Why Weight Shouldn't Determine How Bad My Eating Disorder Is
There’s a really screwed up thought process in dealing with eating disorder recovery: To me, it seems to be the only illness where you actually don’t believe you’re “ill” and your illness requires you to be “sicker” in order to feel like you can then get “better.”
If I have tonsillitis and I go to the doctors, I don’t feel the need to wait until I can’t swallow before I take some medication or rest. I don’t feel like I need to justify making a doctors appointment if my glands are so swollen that I can’t talk. I certainly don’t feel like I need to be more sick because they “might not believe my throat is sore.” I know my throat is sore, so why would I need to validate that?
This is what can make eating disorders so tricky. How can you even begin to get better or recover from an illness you don’t believe or see that you have? I know logically, my eating isn’t “normal.” I know logically, my body has changed. I know logically that my mind probably isn’t working the same way as someone who doesn’t think about food like I do. But do I have an eating disorder? No, of course not.
Who’s going to even believe me? Yes, my body has changed, even I can see that. Yes, my eating habits are a bit peculiar, but I don’t look ill, I don’t look at death’s door. Physically, Im fine.
But let’s scratch a little further here. Weight isn’t the all-consuming thing — let’s remember eating disorders are a mental illness, and one of the most deadly mental illnesses according to statistics.
Except with any eating disorder treatment — from my experience on the NHS — it is always about weight. An an outpatient clinic, they told me: “Its not about weight or BMI — except we’ll weigh you every week and focus on weight gain and when you reach a certain BMI we will discharge you.” This is despite the fact that for my whole adult life — and I’m 35 — my weight and BMI isn’t what they would consider “dangerous” or “sick enough.” The BMI they would regularly “discharge” me at isn’t even healthy for me; it’s a weight that my eating disorder thrives on. It’s a weight that I need help and support at, not to be discharged back into the community that I became sick in to battle on my own.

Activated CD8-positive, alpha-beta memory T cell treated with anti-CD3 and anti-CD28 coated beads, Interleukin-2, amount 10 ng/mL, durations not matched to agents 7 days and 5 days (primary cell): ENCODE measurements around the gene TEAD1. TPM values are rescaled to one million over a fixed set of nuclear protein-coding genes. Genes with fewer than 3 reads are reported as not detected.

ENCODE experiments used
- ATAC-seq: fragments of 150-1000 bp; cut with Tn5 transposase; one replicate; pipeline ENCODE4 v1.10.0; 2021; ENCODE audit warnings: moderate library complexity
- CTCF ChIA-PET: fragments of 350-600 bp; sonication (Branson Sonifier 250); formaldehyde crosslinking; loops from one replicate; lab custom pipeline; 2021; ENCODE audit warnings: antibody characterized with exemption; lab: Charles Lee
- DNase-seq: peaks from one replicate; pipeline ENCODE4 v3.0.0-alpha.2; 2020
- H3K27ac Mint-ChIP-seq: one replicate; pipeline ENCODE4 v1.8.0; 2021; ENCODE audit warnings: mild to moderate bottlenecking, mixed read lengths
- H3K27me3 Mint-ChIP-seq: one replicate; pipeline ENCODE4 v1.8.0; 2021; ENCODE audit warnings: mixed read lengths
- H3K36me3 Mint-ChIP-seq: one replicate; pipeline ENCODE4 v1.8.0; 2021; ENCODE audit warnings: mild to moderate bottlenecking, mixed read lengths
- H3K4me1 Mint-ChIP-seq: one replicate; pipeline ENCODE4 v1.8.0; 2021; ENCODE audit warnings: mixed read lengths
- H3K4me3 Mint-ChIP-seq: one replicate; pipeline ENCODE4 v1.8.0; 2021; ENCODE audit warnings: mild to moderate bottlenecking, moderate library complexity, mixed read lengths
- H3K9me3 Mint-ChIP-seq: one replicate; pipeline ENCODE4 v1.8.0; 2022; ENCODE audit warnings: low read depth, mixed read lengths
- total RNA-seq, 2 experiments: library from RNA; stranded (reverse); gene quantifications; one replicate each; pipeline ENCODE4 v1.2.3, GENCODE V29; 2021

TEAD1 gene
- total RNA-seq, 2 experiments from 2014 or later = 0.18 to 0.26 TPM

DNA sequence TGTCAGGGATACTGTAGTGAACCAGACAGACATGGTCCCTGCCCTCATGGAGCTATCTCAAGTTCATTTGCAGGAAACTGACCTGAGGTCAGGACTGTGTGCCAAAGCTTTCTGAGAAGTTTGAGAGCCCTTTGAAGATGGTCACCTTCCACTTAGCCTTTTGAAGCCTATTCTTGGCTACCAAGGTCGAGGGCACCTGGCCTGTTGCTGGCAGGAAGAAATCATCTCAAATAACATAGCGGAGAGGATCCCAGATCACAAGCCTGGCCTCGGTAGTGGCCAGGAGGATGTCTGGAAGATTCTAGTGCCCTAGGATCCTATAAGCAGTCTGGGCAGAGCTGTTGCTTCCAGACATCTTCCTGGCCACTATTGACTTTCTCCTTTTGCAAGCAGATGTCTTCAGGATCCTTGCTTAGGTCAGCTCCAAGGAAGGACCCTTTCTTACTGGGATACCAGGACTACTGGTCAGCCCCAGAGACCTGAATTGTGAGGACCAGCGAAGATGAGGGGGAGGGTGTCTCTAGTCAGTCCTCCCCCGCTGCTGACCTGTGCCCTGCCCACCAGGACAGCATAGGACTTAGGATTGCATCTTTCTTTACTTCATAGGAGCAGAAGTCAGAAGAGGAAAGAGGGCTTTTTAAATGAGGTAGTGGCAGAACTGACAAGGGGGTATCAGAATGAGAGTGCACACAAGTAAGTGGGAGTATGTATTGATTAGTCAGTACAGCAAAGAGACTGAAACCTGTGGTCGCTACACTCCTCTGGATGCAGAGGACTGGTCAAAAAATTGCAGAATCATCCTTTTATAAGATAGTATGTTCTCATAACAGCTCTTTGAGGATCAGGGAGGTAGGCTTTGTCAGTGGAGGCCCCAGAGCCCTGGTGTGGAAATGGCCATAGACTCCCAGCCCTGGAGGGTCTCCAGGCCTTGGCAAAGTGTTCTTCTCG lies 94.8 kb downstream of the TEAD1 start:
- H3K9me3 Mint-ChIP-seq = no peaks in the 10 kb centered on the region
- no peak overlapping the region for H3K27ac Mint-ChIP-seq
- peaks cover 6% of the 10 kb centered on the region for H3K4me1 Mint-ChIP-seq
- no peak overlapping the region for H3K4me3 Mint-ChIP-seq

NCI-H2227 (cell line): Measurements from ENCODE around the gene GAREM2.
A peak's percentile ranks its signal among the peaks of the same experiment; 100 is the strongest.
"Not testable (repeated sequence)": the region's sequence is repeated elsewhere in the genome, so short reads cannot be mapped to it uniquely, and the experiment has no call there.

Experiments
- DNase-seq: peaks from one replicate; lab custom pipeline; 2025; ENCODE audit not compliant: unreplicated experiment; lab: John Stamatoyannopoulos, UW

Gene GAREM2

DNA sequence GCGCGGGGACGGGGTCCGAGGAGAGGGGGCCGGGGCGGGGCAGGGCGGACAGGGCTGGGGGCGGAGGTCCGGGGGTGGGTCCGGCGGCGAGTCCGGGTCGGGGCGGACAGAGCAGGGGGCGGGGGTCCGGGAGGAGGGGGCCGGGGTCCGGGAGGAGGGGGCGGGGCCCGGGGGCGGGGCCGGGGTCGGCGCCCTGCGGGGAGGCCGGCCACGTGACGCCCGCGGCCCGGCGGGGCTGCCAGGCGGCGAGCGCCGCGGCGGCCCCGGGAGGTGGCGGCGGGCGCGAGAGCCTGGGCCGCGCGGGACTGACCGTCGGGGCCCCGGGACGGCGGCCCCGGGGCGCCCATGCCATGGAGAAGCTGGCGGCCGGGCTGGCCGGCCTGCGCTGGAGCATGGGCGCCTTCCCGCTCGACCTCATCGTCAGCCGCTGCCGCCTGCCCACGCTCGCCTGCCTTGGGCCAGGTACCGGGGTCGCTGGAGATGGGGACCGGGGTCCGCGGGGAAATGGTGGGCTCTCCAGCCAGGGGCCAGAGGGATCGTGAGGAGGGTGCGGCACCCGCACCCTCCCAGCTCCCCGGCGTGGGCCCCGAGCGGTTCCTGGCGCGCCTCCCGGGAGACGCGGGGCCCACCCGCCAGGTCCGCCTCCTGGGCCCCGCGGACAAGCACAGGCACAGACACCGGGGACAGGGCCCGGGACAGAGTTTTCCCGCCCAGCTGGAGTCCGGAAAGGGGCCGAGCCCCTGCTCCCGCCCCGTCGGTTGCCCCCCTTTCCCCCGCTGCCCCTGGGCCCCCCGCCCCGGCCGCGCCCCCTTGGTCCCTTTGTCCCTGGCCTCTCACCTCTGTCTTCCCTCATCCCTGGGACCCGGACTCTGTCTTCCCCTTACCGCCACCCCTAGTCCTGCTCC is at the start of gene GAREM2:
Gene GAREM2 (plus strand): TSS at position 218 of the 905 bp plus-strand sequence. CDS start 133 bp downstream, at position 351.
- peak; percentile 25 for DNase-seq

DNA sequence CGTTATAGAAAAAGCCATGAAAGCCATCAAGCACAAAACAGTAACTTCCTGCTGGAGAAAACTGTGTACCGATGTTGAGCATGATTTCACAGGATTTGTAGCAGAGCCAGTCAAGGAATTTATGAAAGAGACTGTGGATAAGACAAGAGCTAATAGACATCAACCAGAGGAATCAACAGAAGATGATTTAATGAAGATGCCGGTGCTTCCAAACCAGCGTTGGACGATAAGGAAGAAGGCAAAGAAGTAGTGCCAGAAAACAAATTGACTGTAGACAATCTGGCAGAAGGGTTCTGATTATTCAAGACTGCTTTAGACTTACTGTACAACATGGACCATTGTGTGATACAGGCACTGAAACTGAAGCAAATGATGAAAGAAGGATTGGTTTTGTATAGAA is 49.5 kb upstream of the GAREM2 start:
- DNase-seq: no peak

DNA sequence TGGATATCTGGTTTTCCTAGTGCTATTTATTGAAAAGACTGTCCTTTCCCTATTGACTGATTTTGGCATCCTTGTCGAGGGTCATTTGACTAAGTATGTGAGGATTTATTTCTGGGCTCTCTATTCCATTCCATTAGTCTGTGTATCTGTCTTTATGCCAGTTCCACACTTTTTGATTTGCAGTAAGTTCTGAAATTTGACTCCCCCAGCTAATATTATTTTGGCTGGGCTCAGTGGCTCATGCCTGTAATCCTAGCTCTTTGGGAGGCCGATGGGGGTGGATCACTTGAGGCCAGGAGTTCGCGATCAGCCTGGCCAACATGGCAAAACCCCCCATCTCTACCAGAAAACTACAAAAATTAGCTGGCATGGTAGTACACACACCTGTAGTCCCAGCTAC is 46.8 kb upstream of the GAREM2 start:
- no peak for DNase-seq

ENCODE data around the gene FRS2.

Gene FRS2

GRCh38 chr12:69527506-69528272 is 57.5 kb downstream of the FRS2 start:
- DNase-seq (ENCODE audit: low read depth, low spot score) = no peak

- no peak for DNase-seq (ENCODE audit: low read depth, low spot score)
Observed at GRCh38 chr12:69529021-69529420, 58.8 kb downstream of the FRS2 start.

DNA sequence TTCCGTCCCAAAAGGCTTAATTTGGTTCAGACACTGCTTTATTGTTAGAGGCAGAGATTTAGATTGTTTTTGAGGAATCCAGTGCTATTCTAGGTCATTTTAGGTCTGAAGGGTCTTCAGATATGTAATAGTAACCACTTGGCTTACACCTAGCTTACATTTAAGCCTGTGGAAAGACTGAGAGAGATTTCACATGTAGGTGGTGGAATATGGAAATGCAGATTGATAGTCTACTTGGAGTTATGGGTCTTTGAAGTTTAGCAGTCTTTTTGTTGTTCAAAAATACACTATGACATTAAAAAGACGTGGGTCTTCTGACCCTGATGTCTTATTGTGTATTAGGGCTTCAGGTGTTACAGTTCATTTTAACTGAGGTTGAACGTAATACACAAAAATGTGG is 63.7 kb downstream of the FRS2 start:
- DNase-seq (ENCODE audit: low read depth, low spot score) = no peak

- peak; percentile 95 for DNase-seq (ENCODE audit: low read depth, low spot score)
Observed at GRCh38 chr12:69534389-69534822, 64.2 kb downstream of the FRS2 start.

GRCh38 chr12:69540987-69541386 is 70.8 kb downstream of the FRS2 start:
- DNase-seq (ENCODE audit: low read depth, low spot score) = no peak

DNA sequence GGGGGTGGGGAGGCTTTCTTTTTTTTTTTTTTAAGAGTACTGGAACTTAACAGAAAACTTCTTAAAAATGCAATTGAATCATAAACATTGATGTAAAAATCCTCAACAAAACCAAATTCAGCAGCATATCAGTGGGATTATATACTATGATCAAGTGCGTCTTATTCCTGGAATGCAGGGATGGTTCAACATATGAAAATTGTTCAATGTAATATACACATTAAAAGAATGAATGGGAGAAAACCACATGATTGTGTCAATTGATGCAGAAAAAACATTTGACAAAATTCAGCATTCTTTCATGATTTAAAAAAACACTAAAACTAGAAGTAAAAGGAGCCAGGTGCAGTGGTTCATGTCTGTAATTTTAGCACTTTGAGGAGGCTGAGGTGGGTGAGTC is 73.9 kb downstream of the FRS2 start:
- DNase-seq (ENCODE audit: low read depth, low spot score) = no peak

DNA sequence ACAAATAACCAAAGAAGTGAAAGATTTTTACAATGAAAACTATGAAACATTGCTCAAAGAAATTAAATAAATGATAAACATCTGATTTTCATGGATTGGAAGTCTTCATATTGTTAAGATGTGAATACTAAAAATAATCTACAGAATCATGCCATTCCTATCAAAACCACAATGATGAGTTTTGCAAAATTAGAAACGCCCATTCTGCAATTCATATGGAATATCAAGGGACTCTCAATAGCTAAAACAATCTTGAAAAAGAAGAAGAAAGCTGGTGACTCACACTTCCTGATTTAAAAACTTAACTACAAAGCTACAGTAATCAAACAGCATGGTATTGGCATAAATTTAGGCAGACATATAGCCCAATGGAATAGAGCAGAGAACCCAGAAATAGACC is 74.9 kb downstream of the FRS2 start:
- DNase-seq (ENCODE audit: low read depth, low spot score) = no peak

If you or someone you know has an eating disorder, call the National Eating Disorders Association helpline: 800-931-2237.
Physically, I’m actually not fine. My blood tests are fine, so professionals assume I’m “fine.” But they don’t take into account the dizzy spells and low blood pressure that occurs every night, or the aching legs from the exercise I force myself to do, or the fact that I sit typing here with freezing cold fingers because I can never get warm.
But in the past few weeks since I decided I wasn’t “sick enough” for treatment for my eating disorder, I’m ironically now sicker than ever. Without focusing on the psychological side of my eating disorder coping mechanisms, I’m just swapping one unhealthy coping mechanism for another.
But its OK, because I’m not sick enough for treatment, so I’m not really sick? That’s the biggest problem — my eating disorder never lets me believe that I’m sick, let alone sick enough. So for anyone reading this and contemplating help and recovery, please seek help and please find acceptance — you deserve it. I wish now I had believed I was sick and taken the help I was offered. I shouldn’t feel the need to have to justify how sick I feel inside my head. After all, if I had tonsillitis, I wouldn’t wait to get sicker before I focused on getting better.
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